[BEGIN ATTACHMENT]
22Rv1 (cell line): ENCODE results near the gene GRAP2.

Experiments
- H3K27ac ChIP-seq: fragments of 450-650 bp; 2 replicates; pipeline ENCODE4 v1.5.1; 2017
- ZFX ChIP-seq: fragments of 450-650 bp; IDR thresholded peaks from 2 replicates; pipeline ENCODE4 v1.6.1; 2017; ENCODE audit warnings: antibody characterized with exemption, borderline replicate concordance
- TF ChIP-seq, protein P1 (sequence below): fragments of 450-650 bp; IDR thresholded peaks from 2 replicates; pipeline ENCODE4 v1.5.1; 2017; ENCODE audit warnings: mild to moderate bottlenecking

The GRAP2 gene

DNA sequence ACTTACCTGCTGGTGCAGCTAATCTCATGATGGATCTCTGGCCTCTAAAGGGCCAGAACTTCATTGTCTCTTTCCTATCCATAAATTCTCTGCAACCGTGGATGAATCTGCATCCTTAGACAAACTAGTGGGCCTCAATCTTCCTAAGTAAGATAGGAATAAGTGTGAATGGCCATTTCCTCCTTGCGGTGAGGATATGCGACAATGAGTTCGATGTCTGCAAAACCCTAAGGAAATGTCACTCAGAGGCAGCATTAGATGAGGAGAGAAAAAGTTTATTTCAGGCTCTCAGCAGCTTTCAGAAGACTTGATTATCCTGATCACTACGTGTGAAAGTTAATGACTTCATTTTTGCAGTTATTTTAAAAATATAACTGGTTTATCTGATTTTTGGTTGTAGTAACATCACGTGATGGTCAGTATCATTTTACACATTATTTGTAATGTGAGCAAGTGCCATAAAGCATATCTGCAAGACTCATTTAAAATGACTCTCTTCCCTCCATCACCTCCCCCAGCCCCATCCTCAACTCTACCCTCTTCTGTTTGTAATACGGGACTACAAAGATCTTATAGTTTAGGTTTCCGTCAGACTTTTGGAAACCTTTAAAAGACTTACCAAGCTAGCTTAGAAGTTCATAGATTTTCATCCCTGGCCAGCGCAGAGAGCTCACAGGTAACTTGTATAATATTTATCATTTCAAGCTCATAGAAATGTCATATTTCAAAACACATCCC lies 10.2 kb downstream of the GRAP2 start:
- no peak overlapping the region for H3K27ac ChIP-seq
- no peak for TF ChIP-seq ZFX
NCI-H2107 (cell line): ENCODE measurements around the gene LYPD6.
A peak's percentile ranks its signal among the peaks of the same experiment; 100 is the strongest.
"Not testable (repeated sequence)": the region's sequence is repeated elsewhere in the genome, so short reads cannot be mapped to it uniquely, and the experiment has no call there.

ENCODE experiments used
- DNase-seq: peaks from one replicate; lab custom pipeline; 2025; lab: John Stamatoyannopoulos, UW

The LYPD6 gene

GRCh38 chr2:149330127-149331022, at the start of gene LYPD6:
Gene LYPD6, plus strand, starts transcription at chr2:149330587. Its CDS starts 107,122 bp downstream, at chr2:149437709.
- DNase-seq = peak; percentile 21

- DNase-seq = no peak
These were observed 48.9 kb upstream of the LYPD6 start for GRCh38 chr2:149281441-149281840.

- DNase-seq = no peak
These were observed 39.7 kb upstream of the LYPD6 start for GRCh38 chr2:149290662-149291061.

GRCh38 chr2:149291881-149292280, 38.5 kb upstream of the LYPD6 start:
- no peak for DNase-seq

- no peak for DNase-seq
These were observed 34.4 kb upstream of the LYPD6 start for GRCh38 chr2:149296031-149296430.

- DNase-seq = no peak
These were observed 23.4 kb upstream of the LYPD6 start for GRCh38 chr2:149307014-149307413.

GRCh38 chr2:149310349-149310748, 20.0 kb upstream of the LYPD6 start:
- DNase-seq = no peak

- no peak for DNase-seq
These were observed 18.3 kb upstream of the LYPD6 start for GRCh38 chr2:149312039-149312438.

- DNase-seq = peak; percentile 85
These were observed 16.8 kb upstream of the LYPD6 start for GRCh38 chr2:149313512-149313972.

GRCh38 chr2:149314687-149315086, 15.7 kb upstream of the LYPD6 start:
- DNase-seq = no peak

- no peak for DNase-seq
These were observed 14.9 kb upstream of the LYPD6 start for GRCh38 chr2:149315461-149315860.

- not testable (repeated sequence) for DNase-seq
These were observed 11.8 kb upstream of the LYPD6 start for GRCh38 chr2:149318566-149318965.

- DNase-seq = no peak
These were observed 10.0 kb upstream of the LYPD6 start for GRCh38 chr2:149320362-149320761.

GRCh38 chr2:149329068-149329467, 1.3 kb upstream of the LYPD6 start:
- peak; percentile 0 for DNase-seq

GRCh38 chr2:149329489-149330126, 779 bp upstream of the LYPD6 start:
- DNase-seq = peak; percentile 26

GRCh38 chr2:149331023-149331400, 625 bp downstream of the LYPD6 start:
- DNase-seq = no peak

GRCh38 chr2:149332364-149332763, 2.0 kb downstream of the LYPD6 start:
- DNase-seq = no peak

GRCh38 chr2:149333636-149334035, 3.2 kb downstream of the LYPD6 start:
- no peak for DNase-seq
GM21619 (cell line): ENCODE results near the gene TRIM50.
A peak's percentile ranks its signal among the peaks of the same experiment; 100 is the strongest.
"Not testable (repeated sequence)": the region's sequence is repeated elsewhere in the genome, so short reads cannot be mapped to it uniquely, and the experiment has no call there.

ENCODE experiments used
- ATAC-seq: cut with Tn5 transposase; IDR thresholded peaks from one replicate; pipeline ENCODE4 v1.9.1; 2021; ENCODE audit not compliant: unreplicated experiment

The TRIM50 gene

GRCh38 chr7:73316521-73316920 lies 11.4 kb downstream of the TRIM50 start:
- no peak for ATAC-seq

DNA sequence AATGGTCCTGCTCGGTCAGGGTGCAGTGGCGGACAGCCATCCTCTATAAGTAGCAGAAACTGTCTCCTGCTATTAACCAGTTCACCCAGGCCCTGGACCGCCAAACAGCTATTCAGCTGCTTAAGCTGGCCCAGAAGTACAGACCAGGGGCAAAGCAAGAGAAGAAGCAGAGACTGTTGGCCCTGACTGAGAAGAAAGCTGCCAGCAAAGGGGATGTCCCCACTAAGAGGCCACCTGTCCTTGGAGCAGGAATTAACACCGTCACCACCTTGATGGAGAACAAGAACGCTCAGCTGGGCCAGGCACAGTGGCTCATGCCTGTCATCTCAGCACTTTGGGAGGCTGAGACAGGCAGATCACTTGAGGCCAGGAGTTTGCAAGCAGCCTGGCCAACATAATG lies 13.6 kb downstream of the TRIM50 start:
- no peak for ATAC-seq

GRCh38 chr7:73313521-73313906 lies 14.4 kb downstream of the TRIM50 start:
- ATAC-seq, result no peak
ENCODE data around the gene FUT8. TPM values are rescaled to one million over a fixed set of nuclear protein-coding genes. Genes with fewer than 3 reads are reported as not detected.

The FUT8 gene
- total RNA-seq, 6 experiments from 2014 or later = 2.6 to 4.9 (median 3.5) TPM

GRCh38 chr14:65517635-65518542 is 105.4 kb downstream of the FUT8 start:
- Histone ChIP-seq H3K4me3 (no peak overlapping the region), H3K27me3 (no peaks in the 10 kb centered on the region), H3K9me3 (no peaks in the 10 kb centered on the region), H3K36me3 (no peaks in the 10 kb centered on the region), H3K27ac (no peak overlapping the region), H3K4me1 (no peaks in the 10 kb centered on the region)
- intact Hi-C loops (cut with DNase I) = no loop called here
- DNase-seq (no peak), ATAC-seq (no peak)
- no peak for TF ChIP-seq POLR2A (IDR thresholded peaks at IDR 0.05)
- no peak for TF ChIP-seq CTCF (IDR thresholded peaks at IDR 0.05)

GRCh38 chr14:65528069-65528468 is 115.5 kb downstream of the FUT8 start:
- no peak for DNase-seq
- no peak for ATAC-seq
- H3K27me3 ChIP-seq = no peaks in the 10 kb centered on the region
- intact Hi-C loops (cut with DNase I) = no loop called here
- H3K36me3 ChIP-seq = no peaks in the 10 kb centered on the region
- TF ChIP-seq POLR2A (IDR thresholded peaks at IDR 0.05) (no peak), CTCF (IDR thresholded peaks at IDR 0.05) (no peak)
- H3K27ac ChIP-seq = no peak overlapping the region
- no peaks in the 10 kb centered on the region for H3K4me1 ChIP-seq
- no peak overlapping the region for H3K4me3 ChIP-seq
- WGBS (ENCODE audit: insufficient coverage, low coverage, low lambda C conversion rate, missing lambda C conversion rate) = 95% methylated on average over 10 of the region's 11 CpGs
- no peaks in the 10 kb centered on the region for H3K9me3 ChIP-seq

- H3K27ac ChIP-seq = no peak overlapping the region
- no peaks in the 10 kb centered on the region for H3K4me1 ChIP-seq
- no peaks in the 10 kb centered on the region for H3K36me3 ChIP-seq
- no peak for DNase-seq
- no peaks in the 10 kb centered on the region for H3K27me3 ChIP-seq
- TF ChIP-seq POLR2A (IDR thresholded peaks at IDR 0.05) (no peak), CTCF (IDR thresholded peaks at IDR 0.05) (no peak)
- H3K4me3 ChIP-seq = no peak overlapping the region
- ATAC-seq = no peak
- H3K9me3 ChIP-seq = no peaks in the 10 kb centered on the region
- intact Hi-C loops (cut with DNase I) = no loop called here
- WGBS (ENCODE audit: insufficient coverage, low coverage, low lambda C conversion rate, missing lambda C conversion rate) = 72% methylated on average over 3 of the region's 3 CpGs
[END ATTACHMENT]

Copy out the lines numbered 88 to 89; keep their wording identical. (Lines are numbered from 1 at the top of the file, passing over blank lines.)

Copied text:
- no peaks in the 10 kb centered on the region for H3K36me3 ChIP-seq
- no peak for DNase-seq